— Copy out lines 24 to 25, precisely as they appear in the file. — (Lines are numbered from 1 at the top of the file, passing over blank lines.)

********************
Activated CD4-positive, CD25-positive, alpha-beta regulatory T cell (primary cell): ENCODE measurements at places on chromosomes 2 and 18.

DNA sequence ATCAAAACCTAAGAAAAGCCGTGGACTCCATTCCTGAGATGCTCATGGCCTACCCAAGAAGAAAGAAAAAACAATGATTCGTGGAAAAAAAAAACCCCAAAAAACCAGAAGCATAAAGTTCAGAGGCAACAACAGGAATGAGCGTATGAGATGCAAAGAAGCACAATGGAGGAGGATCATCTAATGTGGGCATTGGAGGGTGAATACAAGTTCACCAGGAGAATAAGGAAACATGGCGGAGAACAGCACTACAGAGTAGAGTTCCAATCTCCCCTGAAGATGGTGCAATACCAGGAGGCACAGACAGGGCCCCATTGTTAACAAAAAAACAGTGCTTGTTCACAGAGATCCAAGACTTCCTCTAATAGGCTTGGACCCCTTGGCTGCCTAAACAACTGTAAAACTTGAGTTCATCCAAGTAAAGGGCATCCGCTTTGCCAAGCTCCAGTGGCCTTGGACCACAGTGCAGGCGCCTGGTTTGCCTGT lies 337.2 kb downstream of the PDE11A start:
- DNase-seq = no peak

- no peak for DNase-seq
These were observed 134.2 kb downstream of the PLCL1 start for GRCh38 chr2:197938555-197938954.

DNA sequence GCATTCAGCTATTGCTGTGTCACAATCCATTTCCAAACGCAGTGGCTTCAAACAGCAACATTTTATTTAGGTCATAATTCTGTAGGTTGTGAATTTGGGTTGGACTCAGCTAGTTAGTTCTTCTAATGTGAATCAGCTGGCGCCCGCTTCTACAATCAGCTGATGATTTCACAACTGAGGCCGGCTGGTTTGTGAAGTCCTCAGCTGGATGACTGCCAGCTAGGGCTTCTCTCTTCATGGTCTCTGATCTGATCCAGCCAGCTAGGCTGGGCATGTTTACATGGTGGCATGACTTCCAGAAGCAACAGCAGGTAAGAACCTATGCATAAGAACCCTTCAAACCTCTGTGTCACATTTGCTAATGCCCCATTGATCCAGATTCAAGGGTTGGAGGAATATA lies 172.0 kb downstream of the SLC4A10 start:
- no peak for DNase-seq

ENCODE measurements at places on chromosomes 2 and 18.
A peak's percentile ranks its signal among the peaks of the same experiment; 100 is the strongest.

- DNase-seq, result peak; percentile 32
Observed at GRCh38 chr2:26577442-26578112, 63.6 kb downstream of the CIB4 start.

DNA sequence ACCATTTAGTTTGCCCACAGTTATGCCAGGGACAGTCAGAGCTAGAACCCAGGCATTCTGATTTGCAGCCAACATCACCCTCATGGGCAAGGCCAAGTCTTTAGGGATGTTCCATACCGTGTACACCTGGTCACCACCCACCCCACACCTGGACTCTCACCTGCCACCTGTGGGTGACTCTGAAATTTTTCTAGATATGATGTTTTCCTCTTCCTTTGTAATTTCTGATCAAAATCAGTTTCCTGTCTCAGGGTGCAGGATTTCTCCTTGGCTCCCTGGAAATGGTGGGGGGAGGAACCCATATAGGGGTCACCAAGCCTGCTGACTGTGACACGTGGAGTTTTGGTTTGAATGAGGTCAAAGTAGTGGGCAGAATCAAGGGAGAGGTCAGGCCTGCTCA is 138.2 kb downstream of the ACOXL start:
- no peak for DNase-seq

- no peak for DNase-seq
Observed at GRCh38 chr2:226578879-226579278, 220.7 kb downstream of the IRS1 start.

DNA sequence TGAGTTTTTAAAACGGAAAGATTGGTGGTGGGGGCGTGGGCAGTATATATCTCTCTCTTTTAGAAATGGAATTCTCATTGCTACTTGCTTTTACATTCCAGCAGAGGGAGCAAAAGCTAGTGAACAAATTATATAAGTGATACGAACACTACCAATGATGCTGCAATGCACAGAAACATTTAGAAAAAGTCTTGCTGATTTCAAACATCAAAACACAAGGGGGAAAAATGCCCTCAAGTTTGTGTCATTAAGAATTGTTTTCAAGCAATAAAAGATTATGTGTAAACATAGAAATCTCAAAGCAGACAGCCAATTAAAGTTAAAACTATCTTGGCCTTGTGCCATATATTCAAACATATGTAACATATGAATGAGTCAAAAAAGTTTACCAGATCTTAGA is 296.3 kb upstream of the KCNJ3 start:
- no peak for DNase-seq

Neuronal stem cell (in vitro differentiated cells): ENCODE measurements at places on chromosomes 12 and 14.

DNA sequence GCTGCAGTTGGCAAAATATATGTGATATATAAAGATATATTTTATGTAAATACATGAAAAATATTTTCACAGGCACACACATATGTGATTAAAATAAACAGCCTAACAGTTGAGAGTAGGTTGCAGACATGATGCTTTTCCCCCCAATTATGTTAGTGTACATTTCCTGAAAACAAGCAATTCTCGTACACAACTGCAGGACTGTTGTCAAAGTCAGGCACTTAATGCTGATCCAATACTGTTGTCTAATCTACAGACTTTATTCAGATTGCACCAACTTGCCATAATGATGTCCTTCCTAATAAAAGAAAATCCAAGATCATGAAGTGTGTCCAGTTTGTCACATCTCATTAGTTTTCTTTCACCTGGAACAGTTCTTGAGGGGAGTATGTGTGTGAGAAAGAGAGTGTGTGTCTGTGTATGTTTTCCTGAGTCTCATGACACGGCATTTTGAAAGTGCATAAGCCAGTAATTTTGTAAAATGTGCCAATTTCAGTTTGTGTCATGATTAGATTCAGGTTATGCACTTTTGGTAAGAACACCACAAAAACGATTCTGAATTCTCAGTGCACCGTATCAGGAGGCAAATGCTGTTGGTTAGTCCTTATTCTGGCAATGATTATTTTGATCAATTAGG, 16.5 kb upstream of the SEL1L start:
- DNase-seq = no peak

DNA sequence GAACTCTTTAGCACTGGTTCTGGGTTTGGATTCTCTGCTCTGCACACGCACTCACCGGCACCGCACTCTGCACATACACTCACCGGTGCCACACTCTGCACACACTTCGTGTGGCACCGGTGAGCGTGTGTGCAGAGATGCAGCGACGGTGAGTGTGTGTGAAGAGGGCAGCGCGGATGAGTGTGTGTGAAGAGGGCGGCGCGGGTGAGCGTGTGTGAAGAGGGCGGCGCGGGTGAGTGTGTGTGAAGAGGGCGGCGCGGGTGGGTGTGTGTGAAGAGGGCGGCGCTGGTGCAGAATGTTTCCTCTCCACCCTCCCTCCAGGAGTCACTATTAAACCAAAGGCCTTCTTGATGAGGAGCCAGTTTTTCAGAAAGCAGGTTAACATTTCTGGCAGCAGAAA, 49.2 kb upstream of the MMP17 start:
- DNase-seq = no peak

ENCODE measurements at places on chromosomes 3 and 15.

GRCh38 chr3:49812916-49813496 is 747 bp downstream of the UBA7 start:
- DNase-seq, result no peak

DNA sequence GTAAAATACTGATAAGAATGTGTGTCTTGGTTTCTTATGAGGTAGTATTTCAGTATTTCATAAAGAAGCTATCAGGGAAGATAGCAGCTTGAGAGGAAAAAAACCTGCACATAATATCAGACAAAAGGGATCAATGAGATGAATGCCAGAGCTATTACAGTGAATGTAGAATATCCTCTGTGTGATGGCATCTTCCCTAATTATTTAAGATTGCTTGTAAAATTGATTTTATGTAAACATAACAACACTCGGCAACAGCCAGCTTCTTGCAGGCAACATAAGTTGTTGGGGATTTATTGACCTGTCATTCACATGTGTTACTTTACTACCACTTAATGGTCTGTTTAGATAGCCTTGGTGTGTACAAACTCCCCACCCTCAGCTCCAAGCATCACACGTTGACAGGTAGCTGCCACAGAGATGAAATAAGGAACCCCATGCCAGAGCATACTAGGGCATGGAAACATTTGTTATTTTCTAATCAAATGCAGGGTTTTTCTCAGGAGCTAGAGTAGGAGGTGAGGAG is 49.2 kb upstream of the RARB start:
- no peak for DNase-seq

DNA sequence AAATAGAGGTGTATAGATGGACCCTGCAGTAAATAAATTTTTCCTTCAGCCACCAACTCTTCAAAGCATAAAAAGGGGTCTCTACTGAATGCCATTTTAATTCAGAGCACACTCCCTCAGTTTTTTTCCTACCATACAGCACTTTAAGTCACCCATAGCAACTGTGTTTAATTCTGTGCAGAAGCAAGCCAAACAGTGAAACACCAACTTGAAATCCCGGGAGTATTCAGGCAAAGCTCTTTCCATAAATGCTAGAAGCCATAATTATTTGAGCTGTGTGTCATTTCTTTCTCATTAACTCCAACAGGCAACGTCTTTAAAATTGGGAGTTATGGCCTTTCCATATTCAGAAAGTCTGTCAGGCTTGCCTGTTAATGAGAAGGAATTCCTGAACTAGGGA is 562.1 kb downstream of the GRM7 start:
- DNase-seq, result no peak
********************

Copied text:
GRCh38 chr3:49812916-49813496 is 747 bp downstream of the UBA7 start:
- DNase-seq, result no peak